Figure 1 Effect of artesunate (ART) (4 days) on tamoxifen-resistant breast cancer cells (TAM-R) cell growth. (A) TAM-R cells were seeded in six-well plates at a density of 3×104–6×104 per well in Improved Minimum Essential Medium (IMEM) supplemented with 5% fetal bovine serum (FBS) and cultured for 4 days. ART inhibited the cell viability in a dose-dependent manner; (A,C) artesunate ± tamoxifen were seeded in six-well plates at a density of 3×104–6×104 per well in IMEM supplemented with 5% FBS and cultured for 5 days. (C) is replot of the data of cell counting with or without ART (B) with regression lines. Artesunate could not re-sensitize TAM-R cells to tamoxifen treatment. (D) TAM-R cells with different treatment options were seeded in six-well plates at a density of 3×104–6×104 per well in IMEM supplemented with 5% FBS and cultured for 3 days. Artesunate promotes apoptosis in TAM-R cells.

ART promotes apoptosis in TAM-R cells

Although statistical significance was absent, treatment of TAM-R cells with 3 µM ART, 10−7 M TAM plus 3 µM ART, and 10−6 M TAM plus 3 µM ART for 72 hours still evidently enhanced apoptosis according to the apoptosis ELISA assay (Figure 1D). To further confirm the apoptosis activity induced by ART, we assessed the levels of several key proteins related to the process of apoptosis using western blotting. Anti-apoptotic proteins Bcl-2, Survivin, and XIAP, and pro-apoptotic proteins p53 and caspase-7 were assessed. As shown in Figure 2, the combination of high-dose TAM with ART treatment significantly reduced Bcl-2, Survivin, and XIAP levels compared with 10−6 M TAM treatment alone. Also, higher dose of ART appeared to have better effect in inhibiting these anti-apoptotic proteins. ART increased the protein expression of caspase-7, which is an executioner protein of apoptosis. The combination used of 3 µM ART plus 10−6 M TAM showed to have the strongest effect on caspase-7. For p53, another pro-apoptosis protein positively regulated the process of apoptosis, no significant elevation was observed. On the contrary, significant reduction were observed in treatment applying 1 µM ART combined with 10−6 M TAM.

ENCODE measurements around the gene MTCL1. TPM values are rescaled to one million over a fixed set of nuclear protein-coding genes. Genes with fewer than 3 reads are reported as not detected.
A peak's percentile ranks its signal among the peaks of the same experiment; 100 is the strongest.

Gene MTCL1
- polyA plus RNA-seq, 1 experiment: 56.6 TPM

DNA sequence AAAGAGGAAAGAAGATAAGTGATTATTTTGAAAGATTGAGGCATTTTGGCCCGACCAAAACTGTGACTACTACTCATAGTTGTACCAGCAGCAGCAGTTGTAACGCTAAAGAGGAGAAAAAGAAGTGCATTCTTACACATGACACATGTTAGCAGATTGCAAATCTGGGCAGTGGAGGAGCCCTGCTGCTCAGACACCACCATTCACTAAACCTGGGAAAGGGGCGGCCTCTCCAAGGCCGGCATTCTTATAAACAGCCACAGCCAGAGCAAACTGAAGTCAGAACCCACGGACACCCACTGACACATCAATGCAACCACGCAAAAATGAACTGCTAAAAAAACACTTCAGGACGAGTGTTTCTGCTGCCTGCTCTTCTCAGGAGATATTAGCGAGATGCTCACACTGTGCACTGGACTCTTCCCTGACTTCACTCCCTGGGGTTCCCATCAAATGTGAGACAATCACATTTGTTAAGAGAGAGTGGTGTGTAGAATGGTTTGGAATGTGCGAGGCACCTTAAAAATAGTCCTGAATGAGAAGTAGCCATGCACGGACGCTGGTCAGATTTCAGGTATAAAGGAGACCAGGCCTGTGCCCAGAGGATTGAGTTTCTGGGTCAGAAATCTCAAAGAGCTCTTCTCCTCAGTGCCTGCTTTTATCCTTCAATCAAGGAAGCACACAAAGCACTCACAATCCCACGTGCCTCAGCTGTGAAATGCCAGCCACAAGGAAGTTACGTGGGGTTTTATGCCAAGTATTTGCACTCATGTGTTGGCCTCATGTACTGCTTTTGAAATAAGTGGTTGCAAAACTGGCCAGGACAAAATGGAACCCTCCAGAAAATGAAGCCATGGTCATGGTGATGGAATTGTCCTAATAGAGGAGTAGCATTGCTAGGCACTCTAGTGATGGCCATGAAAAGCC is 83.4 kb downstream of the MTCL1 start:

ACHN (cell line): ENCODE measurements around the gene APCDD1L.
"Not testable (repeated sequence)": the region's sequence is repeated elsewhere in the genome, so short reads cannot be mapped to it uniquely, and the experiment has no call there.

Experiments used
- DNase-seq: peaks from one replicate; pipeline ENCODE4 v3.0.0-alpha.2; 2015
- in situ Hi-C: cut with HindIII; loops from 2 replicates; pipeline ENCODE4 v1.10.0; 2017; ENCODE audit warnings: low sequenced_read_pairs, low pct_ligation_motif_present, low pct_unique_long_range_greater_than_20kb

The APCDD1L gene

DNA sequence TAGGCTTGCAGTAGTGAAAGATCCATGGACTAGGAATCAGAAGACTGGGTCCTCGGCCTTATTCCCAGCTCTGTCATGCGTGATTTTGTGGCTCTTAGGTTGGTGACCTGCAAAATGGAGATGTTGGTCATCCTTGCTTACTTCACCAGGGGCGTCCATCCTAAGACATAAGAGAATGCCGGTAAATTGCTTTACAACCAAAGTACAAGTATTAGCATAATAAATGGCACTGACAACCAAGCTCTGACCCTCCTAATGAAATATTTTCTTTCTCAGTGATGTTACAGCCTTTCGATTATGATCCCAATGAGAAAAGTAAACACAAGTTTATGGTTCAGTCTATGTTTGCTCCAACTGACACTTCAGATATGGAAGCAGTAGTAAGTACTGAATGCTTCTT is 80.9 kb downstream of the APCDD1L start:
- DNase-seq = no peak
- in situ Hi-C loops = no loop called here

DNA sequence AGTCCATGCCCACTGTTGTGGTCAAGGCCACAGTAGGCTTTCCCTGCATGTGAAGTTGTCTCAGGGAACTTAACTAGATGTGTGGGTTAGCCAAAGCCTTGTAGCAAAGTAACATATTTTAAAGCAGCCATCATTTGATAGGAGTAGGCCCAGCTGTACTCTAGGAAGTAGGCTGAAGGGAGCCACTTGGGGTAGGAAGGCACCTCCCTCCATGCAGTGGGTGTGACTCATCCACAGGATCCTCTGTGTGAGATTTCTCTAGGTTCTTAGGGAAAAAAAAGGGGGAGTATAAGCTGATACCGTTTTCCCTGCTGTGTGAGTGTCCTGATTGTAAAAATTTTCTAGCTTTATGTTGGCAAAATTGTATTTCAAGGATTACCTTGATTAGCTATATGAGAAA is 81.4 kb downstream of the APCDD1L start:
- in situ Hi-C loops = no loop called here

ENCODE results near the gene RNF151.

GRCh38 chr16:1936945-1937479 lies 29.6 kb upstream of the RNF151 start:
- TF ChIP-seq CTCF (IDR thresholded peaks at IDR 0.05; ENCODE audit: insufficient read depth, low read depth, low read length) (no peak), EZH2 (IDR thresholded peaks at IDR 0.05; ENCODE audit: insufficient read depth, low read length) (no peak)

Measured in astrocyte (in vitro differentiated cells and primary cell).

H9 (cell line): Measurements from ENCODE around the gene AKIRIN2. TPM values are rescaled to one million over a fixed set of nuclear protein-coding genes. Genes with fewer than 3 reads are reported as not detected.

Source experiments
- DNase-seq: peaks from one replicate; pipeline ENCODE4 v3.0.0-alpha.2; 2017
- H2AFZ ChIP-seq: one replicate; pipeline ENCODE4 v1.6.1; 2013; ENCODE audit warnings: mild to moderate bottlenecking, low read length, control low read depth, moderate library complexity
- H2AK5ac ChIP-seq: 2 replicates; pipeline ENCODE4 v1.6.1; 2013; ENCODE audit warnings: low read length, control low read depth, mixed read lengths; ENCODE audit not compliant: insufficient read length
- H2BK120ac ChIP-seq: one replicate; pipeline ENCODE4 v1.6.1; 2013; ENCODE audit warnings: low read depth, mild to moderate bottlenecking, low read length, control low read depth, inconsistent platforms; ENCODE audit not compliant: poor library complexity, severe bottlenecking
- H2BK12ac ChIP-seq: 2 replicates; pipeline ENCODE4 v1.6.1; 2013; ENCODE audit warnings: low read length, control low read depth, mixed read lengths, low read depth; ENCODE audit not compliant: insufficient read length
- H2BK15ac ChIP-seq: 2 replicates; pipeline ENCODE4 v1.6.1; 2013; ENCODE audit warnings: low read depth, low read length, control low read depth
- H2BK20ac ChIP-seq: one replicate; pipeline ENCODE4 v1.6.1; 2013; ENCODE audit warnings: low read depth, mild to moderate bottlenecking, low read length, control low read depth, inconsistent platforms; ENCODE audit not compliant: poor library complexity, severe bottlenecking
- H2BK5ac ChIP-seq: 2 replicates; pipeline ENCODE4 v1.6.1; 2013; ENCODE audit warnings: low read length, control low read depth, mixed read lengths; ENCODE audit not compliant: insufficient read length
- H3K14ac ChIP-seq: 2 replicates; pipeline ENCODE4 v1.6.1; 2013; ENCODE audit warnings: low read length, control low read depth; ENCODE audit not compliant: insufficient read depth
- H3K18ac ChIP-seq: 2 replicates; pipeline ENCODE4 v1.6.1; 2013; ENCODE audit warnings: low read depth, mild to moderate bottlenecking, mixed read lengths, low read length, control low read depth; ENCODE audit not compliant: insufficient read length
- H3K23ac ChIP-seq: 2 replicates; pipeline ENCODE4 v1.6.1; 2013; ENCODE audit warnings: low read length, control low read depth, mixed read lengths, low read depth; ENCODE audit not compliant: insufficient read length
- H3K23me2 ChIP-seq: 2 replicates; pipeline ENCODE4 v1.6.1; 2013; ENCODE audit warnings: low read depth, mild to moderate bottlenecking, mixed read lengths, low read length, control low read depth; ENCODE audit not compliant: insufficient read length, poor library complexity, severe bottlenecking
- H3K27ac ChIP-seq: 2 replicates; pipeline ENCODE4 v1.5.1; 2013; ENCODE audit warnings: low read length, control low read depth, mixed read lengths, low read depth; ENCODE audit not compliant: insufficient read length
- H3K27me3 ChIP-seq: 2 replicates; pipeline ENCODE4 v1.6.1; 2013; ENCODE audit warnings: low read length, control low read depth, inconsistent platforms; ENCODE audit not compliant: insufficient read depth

Figure 2 Artesunate therapy altered the expression of apoptosis markers Bcl-2, survivin, X-linked inhibitor of apoptosis protein (XIAP), p53 and cleaved caspase-7 in tamoxifen-resistant breast cancer cells (TAM-R) cells. TAM-R cells were plated in 60-mm dishes with 5% fetal bovine serum (FBS) Improved Minimum Essential Medium (IMEM), and treated with artesunate (1 and 3 µM), tamoxifen (10−7 and 10−6 M), and artesunate plus tamoxifen in culture medium for 72 hours when cells were about 80% of confluence before western blotting. Compared with 10−6 M TAM, *, P<0.05.

ART inhibits protective autophagy in TAM-R cells

Accumulating evidences suggested that autophagy was deemed to induce antiestrogen resistance in breast cancer cells (26). Therefore, we also investigated if autophagy would reduce in TAM-R cells in the interference of ART treatment. Endogenous LC3 can be used to measure the induction of autophagy. It is suggested that as the first mammalian protein, LC3 is specifically recruited to autophagosome membranes and involved in the formation of autophagosome. Beclin-1 is one of the critical markers responsible for both autophagosome formation and autolysosome fusion. Western blotting analysis revealed that ART did not reduce the protein levels of LC3 and Beclin-1, suggesting that ART could not inhibit autophagy in TAM-R cells (Figure 3). AMPK, a highly conserved Ser/Thr protein kinase balancing energy homeostasis and metabolic stress and positively mediating autophagy, was also tested. Results showed that high-dose (3 µM) ART caused increased pAMPK, indicating that ART might conversely induce autophagy (Figure 3).

Figure 3 Artesunate therapy altered the expression of autophagy markers Beclin-1, LC3, and pAMPK in tamoxifen-resistant breast cancer cells (TAM-R) cells. TAM-R cells were plated in 60-mm dishes with 5% fetal bovine serum (FBS) Improved Minimum Essential Medium (IMEM), and treated with artesunate (1 and 3 µM) tamoxifen (10−7 and 10−6 M), and artesunate plus tamoxifen in culture medium for 72 hours when cells were about 80% of confluence before Western blotting. Compared with 10−6 M TAM, **, P<0.01.